Cuba Travel Information – US Travel to Cuba Guide


US Travel to Cuba Guide – All the Cuba Travel Info You Need Before You Go!

Cars_on_the_Malecon_havana_CubaCan Americans Travel to Cuba?

Yes, Americans can travel to Cuba. Although there have been many changes over the recent years. There are direct commercial flights from the USA to Cuba. You do NOT need to travel from the USA through a third country to travel to Cuba.

How to Travel to Cuba from the US?

As an American, you can legally travel to Cuba only if you fall into one of these twelve categories regulated by the U.S. Government. Travel to Cuba is confusing, but let me unveil the most popular ways to travel to Cuba in 2018 and 2019. (**Recent changes on 6/5/19 prevent cruises as well as people-to-people travel. Read this updated post!)

How_to_Travel_to_Cuba_imageMost Popular Ways to Travel to Cuba in 2018

Cruise to Cuba

Cruising to Cuba is one of the most popular ways to travel to Cuba (as of 6/5/19 this is no longer an option). With a cruise to Cuba, you will get your feet wet while experiencing Cuban culture and seeing Old Havana Cuba before it changes. See my recommended cruises to Cuba with me.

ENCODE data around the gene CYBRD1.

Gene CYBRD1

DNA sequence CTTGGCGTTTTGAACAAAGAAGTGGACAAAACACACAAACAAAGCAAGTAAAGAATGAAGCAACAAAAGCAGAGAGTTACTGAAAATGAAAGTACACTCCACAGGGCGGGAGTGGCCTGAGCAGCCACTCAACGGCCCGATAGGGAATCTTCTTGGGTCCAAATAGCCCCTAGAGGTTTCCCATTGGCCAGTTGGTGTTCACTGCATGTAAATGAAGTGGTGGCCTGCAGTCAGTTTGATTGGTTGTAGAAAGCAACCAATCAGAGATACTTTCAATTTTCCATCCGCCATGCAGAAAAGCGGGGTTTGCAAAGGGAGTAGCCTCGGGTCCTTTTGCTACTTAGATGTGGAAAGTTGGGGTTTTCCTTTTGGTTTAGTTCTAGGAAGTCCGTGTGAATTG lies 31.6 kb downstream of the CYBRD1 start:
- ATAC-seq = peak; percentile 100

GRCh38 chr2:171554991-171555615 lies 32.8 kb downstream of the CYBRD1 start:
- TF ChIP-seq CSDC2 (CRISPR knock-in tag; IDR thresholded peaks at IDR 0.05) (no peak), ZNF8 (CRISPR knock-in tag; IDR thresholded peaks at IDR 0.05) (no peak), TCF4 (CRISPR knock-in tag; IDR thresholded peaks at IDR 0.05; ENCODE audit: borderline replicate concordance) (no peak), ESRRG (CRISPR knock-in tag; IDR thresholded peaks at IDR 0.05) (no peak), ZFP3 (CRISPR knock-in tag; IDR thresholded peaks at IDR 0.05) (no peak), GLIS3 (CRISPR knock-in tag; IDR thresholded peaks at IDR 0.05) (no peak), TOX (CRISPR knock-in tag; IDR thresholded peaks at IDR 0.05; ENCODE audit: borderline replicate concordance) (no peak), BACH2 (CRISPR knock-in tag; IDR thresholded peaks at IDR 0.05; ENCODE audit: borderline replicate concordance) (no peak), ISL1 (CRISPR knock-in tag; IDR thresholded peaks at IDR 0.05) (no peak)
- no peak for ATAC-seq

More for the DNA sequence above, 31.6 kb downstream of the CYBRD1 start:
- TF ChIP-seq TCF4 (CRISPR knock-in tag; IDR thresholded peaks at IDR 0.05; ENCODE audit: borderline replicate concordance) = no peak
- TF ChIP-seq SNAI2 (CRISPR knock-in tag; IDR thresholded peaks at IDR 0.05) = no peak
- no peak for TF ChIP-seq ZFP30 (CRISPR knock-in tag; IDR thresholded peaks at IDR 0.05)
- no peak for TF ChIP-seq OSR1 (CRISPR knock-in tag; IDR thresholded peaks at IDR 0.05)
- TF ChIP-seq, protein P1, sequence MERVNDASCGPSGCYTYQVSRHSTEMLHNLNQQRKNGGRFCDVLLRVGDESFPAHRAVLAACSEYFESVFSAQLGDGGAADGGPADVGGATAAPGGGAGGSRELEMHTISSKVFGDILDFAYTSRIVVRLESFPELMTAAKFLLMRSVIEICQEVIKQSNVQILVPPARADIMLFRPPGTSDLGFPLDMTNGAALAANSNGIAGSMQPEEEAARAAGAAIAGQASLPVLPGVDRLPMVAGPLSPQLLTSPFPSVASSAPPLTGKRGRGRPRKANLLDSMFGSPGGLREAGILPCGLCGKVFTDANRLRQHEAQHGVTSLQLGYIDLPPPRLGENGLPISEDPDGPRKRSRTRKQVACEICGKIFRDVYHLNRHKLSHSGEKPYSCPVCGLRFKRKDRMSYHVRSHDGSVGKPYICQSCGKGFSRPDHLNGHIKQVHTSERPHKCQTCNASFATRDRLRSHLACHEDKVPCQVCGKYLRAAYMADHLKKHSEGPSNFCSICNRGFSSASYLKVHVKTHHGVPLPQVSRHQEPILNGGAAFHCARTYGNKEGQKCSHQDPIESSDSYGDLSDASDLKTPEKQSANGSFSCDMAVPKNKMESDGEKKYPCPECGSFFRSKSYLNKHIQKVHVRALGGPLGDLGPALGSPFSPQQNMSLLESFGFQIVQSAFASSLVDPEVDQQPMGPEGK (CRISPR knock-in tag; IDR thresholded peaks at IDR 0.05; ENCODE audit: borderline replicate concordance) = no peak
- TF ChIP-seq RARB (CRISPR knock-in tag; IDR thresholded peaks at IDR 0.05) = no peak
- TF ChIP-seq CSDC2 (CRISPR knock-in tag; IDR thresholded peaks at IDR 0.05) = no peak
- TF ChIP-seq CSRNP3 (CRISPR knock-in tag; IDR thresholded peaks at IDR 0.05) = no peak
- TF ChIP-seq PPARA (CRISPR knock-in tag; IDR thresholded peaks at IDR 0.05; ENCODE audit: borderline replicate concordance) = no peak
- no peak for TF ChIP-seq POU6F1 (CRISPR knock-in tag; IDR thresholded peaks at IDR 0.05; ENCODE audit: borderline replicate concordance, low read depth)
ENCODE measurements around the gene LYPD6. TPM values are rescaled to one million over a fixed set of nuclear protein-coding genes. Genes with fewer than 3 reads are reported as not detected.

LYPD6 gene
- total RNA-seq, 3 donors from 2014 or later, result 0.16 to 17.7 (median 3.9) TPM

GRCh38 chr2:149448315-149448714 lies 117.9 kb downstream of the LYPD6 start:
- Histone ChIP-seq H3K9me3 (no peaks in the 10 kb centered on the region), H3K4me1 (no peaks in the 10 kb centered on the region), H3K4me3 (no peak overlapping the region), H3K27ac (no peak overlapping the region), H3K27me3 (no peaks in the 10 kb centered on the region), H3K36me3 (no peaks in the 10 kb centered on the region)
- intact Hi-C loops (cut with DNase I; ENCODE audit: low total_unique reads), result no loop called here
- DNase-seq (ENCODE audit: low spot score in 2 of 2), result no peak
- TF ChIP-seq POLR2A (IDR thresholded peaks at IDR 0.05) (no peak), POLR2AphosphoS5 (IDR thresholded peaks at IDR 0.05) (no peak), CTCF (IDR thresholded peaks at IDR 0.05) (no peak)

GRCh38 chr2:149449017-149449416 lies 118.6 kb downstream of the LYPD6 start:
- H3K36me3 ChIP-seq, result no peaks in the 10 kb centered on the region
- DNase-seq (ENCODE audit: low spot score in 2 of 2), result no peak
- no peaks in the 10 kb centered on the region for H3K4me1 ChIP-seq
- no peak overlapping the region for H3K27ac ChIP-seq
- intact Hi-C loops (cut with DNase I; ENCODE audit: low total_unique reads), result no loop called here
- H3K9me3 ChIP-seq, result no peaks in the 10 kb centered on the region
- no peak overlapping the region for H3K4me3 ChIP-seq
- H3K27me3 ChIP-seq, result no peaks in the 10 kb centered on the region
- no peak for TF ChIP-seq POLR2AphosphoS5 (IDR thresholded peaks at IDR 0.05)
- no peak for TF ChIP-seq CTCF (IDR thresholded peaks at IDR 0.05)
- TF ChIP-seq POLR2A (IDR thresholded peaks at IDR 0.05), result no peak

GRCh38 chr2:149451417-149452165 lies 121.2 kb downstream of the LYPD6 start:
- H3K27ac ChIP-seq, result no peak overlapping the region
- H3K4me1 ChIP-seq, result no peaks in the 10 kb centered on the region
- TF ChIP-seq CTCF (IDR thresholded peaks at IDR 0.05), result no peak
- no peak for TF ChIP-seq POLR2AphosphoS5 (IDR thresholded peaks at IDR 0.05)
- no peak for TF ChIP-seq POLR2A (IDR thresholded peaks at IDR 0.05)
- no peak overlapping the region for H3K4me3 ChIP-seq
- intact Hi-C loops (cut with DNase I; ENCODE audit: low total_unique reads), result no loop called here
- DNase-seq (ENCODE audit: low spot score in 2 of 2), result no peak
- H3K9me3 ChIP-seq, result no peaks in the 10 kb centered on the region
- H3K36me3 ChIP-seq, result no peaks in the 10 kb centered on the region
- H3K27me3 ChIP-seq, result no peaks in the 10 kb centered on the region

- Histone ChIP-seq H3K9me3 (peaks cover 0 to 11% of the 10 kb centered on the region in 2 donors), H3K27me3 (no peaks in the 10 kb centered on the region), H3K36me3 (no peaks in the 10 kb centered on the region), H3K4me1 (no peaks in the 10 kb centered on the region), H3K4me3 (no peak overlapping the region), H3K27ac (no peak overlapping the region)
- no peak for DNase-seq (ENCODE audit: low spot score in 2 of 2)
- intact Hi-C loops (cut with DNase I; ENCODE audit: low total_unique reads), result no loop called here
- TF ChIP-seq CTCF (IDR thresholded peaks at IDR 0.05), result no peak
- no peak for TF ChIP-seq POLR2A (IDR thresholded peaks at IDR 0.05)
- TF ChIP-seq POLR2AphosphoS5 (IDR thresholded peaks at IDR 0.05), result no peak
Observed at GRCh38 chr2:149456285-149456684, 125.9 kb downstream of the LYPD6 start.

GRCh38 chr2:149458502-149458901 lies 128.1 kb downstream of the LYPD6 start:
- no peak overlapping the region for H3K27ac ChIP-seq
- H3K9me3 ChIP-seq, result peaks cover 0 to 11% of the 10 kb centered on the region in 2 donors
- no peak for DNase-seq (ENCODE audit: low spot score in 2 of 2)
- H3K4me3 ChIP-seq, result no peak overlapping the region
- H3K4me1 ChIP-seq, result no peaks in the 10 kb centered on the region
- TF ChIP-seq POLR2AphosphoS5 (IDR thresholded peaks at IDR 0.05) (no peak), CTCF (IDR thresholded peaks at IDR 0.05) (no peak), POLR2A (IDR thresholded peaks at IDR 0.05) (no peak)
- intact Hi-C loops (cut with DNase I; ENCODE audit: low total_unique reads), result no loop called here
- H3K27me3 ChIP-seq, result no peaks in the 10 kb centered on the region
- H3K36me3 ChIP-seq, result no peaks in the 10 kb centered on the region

Travel with a Group Tour with a License for People-to-People Educational Travel to Cuba.

People-to-people programs have been traveling to Cuba for years with Cuba tours from a long weekend in Havana to multiple-week educational programs across the country. (as of 6/5/19 this is no longer an option). See my recommended group tours to Cuba. 

Independent Travel to Cuba

By selecting the support of the Cuban people option under the twelve categories of travel when purchasing your airplane tickets and visas, you can travel to Cuba more independently. However, be aware that things in Cuba like transportation, housing, and more take more time and effort. It is best to have an itinerary and many of the details ironed out beforehand. If you want help with planning, contact me.

Havana_Cuba_Capitol_Building_and_Classic_CarsHow do you get a visa to travel to Cuba?

The most common way to get a visa to travel to Cuba is from your cruise, tour operator, or airline. The fee varies depending on whom you are buying it from, but in general, it is $50-100 per person. You will present it upon entering Cuba along with your passport. The customs agents will tear the visa in half, which you will keep one half until your departure. Be careful in filling out your visa correctly. Mistakes can cost you. Sometimes you have to purchase a replacement visa. The visa is for thirty days and only one entry.

Cuban_CUC_and Cuban_CUP_imageWhat to pack for a Cuban holiday?

Packing for Cuba is as easy as 1, 2, 3.

When traveling to Cuba, pack with you: